Robots give surgeons a helping hand | Financial Times
Rogers sees it differently, though. He compares the trend towards robotic surgery to the use of painting robots in the car industry, with which his hometown is synonymous. “I’m from Detroit where they use robots to paint cars: if you need to get to a hard to reach area, you don’t do it with a person, a robot does it,” he explains. He likens conventional keyhole surgery to “building a ship in a bottle with chopsticks”.
These kind of comparisons are perfunctory. Statistics never reveal the true picture. You can coax and strangle any results from the data, provided you get “creative” with it. I am sure there are enough cost-benefit studies done to milk the insurance and “social-sector” to show that robots are providing “superior” outcomes. The same argument could be made for laparoscopic surgeries.
The real reason is to develop realistic scenarios around 5G automation and “autonomous surgeries” and at distance, all in the name of “cost-cutting”. The robots can collect data and provide “feedback mechanisms”; they will slowly imbibe it with the AI characteristics. What if these robots compare it with the “idealised scenarios”? It will open up a different can of worms.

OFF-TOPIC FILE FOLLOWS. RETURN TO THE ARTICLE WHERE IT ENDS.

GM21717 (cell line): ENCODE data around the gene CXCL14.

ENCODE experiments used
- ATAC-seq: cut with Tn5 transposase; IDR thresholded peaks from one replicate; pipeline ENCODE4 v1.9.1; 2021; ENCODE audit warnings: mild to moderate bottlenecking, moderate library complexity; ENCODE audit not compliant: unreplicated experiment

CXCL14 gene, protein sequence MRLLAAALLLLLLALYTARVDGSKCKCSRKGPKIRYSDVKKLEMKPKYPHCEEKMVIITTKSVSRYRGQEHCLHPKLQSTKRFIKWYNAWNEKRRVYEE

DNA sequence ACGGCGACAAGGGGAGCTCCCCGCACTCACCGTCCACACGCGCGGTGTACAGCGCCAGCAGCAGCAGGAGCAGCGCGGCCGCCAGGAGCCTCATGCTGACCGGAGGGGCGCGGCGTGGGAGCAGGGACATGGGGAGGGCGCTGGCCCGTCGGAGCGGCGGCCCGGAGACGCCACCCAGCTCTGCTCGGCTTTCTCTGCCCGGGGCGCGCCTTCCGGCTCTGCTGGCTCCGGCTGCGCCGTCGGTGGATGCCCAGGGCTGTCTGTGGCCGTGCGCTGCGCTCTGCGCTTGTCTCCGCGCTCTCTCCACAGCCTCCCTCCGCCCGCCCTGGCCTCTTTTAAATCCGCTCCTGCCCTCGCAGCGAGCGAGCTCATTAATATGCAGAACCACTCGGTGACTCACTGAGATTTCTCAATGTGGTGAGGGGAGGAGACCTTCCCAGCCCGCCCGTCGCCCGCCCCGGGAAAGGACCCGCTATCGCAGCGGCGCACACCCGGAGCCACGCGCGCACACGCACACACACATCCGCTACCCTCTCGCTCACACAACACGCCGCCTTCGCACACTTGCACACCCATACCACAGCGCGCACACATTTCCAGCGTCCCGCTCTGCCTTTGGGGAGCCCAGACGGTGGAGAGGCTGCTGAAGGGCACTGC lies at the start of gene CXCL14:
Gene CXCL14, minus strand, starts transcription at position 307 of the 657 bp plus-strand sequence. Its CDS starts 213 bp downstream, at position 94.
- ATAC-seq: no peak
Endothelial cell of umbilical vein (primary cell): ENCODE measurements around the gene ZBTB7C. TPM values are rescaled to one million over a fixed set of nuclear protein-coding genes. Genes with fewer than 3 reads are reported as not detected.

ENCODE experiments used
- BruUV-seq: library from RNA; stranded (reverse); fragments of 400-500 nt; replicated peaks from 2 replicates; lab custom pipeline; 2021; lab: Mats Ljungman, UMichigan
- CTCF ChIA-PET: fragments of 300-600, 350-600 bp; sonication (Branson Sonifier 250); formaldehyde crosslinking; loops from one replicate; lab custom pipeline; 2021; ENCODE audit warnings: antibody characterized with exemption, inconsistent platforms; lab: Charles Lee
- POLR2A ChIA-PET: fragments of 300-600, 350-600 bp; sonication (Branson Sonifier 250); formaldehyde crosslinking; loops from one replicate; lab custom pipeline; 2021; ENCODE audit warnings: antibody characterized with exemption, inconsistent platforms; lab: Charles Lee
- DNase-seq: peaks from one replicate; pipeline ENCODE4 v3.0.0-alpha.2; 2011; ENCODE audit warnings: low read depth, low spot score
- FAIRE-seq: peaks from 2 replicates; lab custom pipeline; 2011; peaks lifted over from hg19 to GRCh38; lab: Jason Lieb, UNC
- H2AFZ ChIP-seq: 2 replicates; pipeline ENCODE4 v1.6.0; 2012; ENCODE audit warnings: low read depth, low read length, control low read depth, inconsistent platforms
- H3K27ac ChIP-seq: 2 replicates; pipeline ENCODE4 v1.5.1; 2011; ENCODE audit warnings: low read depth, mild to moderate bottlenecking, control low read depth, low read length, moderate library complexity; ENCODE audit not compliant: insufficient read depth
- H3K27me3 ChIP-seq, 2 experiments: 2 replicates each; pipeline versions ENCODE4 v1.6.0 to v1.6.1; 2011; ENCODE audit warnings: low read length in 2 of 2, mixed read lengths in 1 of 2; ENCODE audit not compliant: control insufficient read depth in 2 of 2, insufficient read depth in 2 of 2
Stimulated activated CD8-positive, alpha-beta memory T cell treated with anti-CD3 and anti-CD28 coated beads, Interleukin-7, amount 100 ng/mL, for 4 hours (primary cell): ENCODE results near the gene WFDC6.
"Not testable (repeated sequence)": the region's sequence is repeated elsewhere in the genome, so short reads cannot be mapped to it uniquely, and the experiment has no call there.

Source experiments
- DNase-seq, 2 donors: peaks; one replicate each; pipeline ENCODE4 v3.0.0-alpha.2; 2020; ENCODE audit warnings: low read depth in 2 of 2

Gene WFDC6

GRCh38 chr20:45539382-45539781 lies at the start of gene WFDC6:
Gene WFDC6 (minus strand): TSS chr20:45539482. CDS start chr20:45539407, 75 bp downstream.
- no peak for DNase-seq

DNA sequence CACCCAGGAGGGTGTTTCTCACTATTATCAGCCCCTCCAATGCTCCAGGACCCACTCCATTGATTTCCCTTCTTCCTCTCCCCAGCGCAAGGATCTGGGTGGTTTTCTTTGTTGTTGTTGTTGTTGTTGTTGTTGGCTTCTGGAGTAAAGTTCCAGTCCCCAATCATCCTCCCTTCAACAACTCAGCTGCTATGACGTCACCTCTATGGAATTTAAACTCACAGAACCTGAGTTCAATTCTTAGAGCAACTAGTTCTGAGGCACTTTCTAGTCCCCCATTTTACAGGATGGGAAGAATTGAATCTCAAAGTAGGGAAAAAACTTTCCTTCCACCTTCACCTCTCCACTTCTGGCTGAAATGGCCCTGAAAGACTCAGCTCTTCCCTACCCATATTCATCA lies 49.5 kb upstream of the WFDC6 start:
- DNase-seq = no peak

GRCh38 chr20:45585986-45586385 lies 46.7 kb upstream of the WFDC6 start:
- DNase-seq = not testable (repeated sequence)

What is the way out? Should the robotic surgeries be banned? No. Use them as adjunct tools and make the software underpinning it as “open-source”. Even if you don’t understand the bits and pieces of the software, making the software open-source will force the company to be transparent about what it’s pushing in the back-end, including any data collection practices. It will be resisted.
The rest of the write up compares the European and American practices (and different healthcare systems).
There’s no benefit in the systematic review.
The Evidence Behind Robot-Assisted Abdominopelvic Surgery: A Systematic Review: Annals of Internal Medicine: Vol 174, No 8
A total of 50 studies with 4898 patients were included. Of the 39 studies that reported incidence of Clavien–Dindo complications, 4 (10%) showed fewer complications with robot-assisted surgery. The majority of studies showed no difference in intraoperative complications, conversion rates, and long-term outcomes. Overall, robot-assisted surgery had longer operative duration than laparoscopy, but no obvious difference was seen versus open surgery.